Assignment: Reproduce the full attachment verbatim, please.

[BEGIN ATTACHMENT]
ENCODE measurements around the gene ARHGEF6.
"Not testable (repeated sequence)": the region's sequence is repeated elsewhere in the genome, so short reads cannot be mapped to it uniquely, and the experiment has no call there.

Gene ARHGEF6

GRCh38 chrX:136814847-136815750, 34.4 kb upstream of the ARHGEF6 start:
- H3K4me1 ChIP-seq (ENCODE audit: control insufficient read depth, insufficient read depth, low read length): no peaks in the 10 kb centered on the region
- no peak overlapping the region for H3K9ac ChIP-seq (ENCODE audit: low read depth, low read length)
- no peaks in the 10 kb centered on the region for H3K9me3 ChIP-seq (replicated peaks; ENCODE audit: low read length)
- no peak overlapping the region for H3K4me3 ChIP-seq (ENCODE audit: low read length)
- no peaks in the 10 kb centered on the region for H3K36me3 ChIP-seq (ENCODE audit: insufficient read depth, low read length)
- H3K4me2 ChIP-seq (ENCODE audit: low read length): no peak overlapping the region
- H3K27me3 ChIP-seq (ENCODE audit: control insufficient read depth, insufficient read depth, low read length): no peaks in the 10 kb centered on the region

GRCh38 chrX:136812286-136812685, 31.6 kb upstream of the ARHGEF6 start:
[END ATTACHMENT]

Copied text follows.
ENCODE measurements around the gene ARHGEF6.
"Not testable (repeated sequence)": the region's sequence is repeated elsewhere in the genome, so short reads cannot be mapped to it uniquely, and the experiment has no call there.

Gene ARHGEF6

GRCh38 chrX:136814847-136815750, 34.4 kb upstream of the ARHGEF6 start:
- H3K4me1 ChIP-seq (ENCODE audit: control insufficient read depth, insufficient read depth, low read length): no peaks in the 10 kb centered on the region
- no peak overlapping the region for H3K9ac ChIP-seq (ENCODE audit: low read depth, low read length)
- no peaks in the 10 kb centered on the region for H3K9me3 ChIP-seq (replicated peaks; ENCODE audit: low read length)
- no peak overlapping the region for H3K4me3 ChIP-seq (ENCODE audit: low read length)
- no peaks in the 10 kb centered on the region for H3K36me3 ChIP-seq (ENCODE audit: insufficient read depth, low read length)
- H3K4me2 ChIP-seq (ENCODE audit: low read length): no peak overlapping the region
- H3K27me3 ChIP-seq (ENCODE audit: control insufficient read depth, insufficient read depth, low read length): no peaks in the 10 kb centered on the region

GRCh38 chrX:136812286-136812685, 31.6 kb upstream of the ARHGEF6 start: